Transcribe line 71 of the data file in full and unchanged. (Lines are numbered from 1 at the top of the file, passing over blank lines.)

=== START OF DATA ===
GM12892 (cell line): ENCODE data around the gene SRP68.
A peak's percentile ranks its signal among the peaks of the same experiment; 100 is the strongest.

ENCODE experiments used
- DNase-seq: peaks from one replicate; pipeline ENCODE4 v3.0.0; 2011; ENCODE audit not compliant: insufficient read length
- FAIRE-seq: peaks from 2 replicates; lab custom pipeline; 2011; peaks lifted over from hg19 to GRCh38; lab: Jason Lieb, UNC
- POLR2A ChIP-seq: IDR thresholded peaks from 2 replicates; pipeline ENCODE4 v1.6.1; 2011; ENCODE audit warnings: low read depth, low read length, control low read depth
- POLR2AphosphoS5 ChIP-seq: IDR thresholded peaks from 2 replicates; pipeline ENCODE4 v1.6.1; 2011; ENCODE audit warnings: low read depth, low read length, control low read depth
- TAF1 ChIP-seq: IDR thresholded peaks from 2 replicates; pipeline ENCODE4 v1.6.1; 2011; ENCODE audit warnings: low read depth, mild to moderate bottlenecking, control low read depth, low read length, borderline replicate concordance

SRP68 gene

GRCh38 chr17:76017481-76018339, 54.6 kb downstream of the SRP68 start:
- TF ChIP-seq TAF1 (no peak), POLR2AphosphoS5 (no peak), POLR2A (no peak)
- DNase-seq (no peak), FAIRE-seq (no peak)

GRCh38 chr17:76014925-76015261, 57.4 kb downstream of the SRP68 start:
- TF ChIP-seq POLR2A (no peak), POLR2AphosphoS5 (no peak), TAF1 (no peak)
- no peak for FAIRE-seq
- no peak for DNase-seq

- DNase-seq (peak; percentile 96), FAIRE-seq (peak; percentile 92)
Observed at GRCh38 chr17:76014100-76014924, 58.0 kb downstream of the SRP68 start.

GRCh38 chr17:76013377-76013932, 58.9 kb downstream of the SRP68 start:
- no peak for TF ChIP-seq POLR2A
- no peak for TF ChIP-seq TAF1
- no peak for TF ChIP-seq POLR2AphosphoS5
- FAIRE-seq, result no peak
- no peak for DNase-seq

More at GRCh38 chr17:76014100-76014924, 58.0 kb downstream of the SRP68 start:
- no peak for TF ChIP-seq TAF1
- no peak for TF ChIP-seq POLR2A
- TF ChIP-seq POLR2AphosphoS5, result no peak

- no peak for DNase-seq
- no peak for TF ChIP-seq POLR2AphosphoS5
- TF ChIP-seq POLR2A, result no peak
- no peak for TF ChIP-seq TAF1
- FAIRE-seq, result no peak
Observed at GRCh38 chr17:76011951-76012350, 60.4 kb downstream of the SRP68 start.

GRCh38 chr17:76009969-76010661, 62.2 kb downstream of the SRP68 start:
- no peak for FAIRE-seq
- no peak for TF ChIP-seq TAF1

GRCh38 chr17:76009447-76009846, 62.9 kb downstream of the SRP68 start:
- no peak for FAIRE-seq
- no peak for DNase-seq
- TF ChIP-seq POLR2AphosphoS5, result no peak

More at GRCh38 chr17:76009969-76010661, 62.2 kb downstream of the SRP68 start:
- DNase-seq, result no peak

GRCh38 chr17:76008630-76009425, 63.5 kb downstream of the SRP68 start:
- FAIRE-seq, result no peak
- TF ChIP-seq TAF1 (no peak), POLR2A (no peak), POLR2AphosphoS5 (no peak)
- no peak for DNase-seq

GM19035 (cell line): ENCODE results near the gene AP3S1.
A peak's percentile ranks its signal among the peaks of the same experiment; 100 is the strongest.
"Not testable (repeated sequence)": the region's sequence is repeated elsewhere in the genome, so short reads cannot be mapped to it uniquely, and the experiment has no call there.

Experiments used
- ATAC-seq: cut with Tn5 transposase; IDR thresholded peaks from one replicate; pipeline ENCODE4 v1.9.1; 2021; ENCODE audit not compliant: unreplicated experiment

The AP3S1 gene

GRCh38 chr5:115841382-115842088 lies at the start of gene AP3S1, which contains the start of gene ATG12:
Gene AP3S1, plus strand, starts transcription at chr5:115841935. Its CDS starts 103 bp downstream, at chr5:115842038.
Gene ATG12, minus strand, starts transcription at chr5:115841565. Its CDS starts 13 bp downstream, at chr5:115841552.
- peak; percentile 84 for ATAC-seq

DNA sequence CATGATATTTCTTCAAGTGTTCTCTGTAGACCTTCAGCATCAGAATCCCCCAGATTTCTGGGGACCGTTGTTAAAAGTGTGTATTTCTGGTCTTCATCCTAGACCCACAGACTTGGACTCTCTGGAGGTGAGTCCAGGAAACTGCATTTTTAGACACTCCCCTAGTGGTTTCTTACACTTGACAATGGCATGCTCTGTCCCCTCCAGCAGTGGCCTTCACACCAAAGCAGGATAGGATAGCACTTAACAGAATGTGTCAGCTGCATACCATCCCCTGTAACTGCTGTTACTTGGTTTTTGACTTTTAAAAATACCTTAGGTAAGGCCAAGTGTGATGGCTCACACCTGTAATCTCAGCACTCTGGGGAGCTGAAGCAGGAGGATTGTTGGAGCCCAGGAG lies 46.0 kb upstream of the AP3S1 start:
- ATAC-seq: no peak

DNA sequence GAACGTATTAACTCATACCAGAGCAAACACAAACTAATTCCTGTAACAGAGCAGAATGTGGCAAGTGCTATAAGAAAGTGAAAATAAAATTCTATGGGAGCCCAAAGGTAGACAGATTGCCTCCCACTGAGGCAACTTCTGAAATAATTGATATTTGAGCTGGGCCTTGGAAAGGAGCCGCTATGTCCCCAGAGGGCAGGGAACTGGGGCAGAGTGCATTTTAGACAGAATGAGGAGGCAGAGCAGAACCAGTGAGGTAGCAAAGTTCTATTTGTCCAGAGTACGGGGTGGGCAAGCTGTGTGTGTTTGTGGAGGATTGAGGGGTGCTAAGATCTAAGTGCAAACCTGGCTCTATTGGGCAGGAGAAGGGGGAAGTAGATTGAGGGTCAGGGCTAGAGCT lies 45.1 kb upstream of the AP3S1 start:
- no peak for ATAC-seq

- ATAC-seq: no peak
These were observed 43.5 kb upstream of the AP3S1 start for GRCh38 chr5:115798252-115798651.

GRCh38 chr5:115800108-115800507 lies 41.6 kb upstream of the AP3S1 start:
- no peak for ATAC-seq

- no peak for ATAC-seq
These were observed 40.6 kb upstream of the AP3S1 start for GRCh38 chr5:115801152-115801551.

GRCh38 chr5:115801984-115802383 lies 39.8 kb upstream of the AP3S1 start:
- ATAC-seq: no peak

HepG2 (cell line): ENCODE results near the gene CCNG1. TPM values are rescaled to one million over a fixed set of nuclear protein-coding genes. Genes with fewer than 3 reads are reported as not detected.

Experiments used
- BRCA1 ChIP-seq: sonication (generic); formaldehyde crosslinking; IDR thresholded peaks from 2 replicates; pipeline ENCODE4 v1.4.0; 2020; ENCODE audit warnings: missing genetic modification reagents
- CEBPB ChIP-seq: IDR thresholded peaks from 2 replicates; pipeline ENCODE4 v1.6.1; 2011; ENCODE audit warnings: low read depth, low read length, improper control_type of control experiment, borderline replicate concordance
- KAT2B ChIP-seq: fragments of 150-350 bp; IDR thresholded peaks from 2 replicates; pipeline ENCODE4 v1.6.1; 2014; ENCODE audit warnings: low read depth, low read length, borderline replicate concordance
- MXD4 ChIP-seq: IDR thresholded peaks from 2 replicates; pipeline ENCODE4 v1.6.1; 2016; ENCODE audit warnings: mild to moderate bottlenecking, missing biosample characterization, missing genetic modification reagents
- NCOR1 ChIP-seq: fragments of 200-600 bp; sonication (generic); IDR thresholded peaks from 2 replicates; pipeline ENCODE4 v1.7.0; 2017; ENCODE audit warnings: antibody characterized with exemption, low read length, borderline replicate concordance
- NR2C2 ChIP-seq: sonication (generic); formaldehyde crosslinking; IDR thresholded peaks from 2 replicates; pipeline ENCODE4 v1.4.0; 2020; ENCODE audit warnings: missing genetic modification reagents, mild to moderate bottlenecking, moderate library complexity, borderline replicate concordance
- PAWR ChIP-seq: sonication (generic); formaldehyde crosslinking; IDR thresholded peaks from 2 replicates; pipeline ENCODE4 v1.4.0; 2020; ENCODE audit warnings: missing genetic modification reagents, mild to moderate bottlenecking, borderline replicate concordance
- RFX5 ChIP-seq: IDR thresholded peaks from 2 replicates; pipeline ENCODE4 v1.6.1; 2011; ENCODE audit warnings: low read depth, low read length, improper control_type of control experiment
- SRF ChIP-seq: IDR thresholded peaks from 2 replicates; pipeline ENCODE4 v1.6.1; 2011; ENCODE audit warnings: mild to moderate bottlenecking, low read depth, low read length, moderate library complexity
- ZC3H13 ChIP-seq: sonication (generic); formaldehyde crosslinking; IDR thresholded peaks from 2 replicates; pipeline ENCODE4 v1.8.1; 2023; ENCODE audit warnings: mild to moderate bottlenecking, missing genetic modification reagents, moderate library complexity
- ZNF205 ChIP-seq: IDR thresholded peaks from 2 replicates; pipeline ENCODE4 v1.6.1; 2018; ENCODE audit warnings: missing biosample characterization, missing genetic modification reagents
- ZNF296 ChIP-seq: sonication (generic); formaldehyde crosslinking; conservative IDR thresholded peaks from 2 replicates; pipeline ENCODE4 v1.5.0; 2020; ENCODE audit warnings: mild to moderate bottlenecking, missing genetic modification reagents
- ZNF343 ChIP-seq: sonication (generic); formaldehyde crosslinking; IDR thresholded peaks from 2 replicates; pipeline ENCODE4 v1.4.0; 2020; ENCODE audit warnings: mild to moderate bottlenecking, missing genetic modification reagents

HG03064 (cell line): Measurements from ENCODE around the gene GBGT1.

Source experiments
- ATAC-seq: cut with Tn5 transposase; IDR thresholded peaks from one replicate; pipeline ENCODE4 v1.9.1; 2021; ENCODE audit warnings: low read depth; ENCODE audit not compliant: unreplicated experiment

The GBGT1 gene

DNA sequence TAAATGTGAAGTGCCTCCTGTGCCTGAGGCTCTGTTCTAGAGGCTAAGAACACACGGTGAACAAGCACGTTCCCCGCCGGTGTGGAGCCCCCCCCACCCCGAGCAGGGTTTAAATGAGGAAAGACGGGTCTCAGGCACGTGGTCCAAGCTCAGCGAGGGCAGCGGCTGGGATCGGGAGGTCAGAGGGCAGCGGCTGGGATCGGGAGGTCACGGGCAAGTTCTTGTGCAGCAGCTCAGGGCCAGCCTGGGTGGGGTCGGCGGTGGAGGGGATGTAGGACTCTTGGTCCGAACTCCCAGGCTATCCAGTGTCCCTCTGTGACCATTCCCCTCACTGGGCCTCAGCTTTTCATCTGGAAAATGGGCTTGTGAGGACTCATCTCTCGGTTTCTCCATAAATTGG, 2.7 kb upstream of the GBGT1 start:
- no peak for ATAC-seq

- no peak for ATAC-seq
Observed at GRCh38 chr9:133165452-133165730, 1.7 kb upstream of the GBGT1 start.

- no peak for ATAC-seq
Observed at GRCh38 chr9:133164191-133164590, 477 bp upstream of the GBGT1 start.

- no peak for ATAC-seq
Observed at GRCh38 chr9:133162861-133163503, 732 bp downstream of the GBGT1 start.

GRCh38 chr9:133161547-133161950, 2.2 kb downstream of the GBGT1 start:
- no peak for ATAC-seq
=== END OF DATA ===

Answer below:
Experiments used